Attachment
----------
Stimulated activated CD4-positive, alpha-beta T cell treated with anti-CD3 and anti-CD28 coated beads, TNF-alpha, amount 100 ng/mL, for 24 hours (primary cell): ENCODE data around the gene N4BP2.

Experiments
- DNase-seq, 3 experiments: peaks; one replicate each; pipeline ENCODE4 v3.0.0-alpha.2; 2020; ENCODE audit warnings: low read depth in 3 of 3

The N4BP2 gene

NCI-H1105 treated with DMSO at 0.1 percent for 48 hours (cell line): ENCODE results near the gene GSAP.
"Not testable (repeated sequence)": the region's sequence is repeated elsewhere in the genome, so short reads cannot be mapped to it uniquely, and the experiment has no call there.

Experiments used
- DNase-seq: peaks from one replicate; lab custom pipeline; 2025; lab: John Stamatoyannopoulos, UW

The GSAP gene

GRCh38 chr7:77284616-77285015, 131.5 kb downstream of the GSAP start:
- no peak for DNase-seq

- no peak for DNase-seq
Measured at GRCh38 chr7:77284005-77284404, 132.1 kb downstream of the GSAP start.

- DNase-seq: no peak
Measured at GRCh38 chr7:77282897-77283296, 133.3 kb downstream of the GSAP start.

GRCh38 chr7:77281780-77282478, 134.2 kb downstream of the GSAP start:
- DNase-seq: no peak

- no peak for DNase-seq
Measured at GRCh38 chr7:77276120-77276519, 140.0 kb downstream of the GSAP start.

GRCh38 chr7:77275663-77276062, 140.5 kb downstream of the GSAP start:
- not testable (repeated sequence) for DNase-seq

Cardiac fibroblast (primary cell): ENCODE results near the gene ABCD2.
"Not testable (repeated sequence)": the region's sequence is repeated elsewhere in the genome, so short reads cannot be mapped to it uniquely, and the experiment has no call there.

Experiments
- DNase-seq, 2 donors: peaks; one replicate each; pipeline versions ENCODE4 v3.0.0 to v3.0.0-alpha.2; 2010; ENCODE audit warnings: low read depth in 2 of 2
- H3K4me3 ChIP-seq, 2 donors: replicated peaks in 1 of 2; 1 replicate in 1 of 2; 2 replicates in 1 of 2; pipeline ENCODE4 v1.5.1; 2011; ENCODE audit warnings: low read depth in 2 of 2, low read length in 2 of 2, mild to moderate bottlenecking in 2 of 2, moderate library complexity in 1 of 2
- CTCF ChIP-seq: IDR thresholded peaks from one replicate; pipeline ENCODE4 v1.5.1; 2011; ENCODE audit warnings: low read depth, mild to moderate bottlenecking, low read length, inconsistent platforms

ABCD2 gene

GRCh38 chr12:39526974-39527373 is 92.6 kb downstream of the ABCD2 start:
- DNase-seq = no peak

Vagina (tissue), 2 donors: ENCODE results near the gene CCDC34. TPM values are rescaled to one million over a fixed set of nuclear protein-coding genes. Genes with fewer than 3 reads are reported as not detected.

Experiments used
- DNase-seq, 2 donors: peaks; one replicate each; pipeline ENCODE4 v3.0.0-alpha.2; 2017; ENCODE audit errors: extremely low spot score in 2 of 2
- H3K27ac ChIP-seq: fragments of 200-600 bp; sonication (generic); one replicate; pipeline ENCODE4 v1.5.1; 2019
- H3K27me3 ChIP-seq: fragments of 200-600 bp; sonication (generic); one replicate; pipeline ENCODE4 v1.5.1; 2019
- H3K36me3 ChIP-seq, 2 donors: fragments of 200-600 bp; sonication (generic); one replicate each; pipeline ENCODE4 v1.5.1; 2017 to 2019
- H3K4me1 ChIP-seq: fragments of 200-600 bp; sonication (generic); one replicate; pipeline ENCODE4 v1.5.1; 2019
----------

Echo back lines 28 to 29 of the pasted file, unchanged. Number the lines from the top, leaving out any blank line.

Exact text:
ABCD2 gene

GRCh38 chr12:39526974-39527373 is 92.6 kb downstream of the ABCD2 start: